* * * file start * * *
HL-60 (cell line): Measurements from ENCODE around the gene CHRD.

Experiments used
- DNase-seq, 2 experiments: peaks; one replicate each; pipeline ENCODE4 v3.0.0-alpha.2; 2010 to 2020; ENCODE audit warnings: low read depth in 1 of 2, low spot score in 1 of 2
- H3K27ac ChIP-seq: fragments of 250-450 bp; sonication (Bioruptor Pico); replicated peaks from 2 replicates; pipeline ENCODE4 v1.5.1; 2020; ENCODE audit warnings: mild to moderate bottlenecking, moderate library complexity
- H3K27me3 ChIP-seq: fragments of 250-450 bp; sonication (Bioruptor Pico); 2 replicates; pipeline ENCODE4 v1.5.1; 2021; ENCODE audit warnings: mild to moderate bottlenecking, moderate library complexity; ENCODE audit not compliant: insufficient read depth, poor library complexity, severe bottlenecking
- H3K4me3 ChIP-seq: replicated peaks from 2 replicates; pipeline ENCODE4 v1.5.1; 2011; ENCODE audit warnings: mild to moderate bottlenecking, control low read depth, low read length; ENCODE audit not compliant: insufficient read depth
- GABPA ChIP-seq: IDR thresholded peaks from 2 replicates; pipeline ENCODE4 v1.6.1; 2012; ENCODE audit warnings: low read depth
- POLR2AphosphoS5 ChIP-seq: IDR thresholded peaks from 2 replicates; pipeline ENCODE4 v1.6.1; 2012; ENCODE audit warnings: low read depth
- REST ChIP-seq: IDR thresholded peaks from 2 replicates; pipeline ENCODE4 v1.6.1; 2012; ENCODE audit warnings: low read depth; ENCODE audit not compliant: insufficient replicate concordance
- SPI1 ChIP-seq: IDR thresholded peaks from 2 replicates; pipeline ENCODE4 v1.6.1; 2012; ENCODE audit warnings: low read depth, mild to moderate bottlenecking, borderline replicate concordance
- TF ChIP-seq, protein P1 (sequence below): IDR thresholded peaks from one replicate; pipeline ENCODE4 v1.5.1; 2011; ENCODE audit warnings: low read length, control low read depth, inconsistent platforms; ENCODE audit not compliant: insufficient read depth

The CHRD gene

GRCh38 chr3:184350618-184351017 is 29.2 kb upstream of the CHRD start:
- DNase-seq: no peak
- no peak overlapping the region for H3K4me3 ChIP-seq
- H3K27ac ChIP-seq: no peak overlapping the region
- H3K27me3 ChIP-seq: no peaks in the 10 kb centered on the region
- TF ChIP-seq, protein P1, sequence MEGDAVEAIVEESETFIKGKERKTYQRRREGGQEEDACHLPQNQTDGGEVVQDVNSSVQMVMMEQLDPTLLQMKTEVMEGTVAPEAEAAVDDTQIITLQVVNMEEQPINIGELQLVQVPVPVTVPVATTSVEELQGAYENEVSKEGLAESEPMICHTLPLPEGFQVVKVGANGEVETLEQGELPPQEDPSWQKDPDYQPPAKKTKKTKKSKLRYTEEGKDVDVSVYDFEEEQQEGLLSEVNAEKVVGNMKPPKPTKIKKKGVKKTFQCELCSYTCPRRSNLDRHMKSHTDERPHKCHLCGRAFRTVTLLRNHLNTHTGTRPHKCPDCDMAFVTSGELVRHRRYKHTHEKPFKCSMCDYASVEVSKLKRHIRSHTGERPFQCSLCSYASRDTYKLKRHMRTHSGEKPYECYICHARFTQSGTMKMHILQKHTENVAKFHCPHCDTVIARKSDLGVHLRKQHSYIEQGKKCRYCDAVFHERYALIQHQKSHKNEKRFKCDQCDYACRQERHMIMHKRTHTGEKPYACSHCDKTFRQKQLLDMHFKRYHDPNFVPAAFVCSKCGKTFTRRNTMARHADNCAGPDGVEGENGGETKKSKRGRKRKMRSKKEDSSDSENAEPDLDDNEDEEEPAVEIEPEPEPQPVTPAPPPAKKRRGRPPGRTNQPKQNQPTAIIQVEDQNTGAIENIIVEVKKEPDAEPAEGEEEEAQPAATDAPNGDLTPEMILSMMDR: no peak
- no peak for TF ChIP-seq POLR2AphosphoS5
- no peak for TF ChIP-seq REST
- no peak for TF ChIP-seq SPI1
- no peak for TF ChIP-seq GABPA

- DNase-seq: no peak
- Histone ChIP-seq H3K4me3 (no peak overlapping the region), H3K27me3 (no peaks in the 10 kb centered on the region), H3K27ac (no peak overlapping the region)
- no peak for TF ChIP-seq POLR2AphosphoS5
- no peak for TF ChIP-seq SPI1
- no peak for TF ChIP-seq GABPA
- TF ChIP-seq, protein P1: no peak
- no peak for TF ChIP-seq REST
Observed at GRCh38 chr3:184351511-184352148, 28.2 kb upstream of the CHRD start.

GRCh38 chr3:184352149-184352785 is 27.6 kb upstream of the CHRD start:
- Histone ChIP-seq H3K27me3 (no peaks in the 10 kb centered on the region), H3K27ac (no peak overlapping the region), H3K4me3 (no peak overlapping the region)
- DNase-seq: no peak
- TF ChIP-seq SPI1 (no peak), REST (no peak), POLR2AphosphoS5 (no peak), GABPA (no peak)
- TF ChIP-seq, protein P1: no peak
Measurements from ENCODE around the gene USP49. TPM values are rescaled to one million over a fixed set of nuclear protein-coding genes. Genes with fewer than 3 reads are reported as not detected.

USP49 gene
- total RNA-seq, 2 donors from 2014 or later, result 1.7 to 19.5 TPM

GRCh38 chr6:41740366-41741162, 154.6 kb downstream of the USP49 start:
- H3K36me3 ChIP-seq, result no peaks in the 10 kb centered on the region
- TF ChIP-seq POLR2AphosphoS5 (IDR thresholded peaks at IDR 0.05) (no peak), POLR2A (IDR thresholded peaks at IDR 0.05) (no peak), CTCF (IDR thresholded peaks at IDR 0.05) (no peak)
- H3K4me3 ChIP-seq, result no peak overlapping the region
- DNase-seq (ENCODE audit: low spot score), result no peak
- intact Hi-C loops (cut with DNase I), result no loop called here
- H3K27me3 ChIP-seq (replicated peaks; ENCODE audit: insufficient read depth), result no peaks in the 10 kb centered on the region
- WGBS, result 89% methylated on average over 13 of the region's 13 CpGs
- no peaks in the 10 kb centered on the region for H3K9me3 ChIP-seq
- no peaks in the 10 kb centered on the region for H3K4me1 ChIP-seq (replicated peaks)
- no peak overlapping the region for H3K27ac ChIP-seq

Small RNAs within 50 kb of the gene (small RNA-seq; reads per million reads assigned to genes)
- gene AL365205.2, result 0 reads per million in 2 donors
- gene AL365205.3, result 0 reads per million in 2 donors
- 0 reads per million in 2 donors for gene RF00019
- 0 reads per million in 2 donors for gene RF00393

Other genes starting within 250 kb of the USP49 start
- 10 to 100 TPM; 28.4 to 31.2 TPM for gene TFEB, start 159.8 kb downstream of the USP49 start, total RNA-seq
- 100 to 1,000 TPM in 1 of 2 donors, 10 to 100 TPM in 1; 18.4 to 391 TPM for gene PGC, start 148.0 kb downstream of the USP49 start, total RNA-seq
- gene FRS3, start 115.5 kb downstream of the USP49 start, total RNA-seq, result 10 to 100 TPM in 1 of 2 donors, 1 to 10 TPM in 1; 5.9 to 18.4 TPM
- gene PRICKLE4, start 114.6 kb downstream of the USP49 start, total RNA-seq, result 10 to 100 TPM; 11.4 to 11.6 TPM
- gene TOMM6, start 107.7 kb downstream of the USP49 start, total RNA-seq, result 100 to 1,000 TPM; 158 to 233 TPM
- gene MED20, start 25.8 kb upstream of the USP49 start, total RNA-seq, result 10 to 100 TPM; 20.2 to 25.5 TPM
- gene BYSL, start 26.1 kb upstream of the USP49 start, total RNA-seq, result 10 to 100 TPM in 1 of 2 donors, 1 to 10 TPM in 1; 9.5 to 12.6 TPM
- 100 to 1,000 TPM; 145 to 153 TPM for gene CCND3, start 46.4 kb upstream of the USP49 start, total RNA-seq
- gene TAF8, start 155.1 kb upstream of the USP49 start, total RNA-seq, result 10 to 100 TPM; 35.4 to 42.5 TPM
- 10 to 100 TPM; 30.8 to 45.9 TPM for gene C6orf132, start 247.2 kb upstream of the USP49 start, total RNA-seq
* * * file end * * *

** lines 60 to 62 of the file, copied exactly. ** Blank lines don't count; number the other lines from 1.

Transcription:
- gene TOMM6, start 107.7 kb downstream of the USP49 start, total RNA-seq, result 100 to 1,000 TPM; 158 to 233 TPM
- gene MED20, start 25.8 kb upstream of the USP49 start, total RNA-seq, result 10 to 100 TPM; 20.2 to 25.5 TPM
- gene BYSL, start 26.1 kb upstream of the USP49 start, total RNA-seq, result 10 to 100 TPM in 1 of 2 donors, 1 to 10 TPM in 1; 9.5 to 12.6 TPM